In a July 2, 2010 ruling, the court entered an order on the defendants’ affirmative defense that the plaintiffs had failed to exhaust their administrative remedies before filing suit. At a hearing on that matter it became evident there was no reliable system in place for recording the details associated with the filing and resolution of prisoner complaints at MCJ.
As to some of the individual plaintiffs ...
by David M. Reutter
Gerald Wayne Timms filed a 28 U.S.C. § 2241 petition challenging his continued detention three days after the U.S. government initiated civil commitment proceedings against him. Timms was finishing a 100-month federal prison sentence for receipt of child pornography when his release was stayed by the government’s civil commitment petition.
Counsel was appointed for Timms in the commitment action and his habeas case. The judge in the commitment action stayed all proceedings pending the Fourth Circuit’s decision in United States v. Comstock, which, at the time, was reviewing whether the federal civil commitment scheme was a proper exercise of Congress’ authority.
After the Fourth Circuit held in Comstock that Congress had exceeded its authority in enacting the statute (which was subsequently reversed by the U.S. Supreme Court) [See: PLN, July 2011 ...
A federal prisoner challenging his or her civil commitment detention under the Adam Walsh Act (Act) as a “sexually dangerous person” may not resort to habeas corpus for such challenges, the U.S. Court of Appeals for the Fourth Circuit held on December 6, 2010. Following remand and another appeal, all challenges raised by a federal prisoner to his civil commitment proceedings were rejected.
When interviewed by police, the alleged victim said Murdoch had solicited her on a prostitution website. She said she met with the judge about eight times and charged him $200 per visit. During one encounter, she claimed he used force to perform oral sex on her against her will. She then began secretly recording their liaisons and caught a second forcible oral sex rape on video.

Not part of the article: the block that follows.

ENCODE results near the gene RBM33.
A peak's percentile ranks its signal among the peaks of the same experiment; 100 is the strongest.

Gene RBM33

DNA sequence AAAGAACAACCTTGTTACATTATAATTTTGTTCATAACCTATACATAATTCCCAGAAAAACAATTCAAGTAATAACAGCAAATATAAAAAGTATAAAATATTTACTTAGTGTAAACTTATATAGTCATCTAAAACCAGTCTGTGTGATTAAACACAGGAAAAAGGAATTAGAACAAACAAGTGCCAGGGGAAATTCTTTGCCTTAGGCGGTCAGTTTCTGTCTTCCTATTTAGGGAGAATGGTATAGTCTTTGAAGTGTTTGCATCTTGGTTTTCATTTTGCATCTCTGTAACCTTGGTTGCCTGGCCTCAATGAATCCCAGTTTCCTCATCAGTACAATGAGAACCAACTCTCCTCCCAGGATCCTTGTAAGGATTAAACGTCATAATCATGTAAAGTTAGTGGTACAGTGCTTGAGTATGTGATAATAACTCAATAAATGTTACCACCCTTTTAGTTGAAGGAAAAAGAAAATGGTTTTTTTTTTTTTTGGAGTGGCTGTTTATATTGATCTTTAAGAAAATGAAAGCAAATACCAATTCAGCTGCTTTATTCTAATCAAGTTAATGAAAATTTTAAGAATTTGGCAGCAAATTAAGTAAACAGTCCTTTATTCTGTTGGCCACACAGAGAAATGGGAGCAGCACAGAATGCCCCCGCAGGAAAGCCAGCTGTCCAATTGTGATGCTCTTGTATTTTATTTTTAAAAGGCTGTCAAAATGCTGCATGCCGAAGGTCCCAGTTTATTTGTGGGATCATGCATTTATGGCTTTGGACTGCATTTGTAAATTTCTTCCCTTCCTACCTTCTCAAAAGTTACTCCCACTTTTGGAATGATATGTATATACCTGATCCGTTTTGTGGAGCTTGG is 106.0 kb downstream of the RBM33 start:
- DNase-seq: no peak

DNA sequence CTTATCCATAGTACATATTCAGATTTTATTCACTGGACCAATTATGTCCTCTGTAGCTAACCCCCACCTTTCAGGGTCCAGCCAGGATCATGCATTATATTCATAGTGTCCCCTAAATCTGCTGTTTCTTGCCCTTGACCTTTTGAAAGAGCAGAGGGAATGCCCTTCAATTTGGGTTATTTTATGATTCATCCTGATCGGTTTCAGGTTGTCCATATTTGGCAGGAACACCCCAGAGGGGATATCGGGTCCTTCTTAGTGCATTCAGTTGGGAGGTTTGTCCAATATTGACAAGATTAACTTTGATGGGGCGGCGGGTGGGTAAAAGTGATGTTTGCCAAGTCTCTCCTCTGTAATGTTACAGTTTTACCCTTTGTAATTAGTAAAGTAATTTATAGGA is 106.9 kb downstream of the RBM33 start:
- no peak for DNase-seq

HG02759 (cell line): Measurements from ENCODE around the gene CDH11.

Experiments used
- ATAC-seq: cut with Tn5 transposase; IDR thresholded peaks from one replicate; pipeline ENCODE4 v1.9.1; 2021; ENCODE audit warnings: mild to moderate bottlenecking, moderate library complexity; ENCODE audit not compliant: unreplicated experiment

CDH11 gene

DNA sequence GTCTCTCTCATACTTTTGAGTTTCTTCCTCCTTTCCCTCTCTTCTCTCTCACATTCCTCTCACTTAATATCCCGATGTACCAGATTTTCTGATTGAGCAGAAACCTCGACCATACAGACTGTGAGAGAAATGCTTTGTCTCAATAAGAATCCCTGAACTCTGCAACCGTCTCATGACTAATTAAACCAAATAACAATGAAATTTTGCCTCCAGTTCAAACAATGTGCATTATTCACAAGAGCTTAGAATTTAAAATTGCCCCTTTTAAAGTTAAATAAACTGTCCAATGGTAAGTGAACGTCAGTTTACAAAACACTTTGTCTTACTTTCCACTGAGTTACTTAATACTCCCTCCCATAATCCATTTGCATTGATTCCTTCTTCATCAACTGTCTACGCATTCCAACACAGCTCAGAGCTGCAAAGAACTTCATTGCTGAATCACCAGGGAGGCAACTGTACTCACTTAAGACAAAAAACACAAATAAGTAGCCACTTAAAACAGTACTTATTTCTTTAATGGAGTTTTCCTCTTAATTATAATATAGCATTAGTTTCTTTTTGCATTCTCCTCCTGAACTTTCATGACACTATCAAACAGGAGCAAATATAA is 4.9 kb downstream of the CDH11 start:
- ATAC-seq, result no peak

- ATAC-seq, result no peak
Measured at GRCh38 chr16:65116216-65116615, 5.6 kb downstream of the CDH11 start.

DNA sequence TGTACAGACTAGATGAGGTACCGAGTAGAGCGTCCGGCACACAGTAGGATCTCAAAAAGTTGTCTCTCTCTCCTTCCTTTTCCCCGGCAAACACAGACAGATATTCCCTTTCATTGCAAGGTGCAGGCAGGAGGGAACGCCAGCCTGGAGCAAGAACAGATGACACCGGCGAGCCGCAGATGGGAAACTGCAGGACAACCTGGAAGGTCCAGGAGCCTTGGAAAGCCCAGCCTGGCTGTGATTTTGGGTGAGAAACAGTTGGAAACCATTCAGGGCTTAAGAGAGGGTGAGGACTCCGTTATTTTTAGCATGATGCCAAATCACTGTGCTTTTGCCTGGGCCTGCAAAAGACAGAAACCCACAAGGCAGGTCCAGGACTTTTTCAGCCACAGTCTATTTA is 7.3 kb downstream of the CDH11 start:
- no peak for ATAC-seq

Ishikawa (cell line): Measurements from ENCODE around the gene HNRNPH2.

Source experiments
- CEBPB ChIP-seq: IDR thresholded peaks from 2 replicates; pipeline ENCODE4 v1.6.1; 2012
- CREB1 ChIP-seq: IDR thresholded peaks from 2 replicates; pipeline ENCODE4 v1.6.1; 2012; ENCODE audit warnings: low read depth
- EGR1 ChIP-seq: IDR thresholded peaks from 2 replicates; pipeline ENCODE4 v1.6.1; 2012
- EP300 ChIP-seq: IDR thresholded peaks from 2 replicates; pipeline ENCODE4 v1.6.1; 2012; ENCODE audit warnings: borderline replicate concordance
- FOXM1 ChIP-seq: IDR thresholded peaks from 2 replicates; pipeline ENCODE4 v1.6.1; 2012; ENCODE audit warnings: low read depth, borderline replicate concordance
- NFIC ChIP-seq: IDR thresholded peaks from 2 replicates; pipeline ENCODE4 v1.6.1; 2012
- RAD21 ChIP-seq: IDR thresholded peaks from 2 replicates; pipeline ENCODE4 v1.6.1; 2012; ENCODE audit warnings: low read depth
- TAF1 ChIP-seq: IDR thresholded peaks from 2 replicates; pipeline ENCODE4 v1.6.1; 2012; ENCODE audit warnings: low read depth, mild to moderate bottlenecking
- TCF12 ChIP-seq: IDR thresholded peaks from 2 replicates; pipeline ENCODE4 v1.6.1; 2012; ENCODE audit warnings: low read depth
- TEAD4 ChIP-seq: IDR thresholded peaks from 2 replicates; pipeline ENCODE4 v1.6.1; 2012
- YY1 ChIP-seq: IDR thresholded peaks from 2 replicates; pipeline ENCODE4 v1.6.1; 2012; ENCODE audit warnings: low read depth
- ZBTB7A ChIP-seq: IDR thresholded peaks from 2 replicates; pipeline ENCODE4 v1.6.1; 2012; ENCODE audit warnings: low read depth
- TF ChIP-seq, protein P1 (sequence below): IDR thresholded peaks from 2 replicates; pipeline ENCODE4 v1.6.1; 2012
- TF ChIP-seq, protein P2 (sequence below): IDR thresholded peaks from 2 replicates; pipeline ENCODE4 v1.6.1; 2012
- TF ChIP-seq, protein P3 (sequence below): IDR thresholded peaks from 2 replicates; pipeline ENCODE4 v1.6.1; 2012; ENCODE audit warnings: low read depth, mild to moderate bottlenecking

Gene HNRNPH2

The victim asked Murdoch what he would do if someone made allegations against him, and he reportedly said he would “use the police and his connections to take care of the situation,” according to a police affidavit.
Murdoch posted $50,000 bond after his arrest and police said he was cooperating in the investigation. His attorneys filed a motion to dismiss ...
New Mexico State District Judge Albert S. “Pat” Murdoch – the chief criminal court judge in Albuquerque – was arrested on July 19, 2011 and charged with criminal sexual penetration and intimidation of a witness. According to the criminal complaint, a detective was told by an informant that Murdoch had raped a prostitute and the incident had been videotaped. The informant helped the detective locate and purchase a DVD of the sexual assault for $400.
by Mark Wilson
The Third Circuit Court of Appeals held on December 2, 2010 that a federal habeas corpus petition under 28 U.S.C. § 2241 is the proper vehicle to challenge the Bureau of Prison’s (BOP) Inmate Financial Responsibility Plan (IFRP). Following remand, a Pennsylvania U.S. District Court granted partial habeas relief in November 2011.
Steven A. McGee was convicted of federal drug charges and sentenced to 120 months in prison and a $10,000 fine. Due to his indigence, the court ordered that McGee pay the fine from his prison earnings at a rate of $20 per month.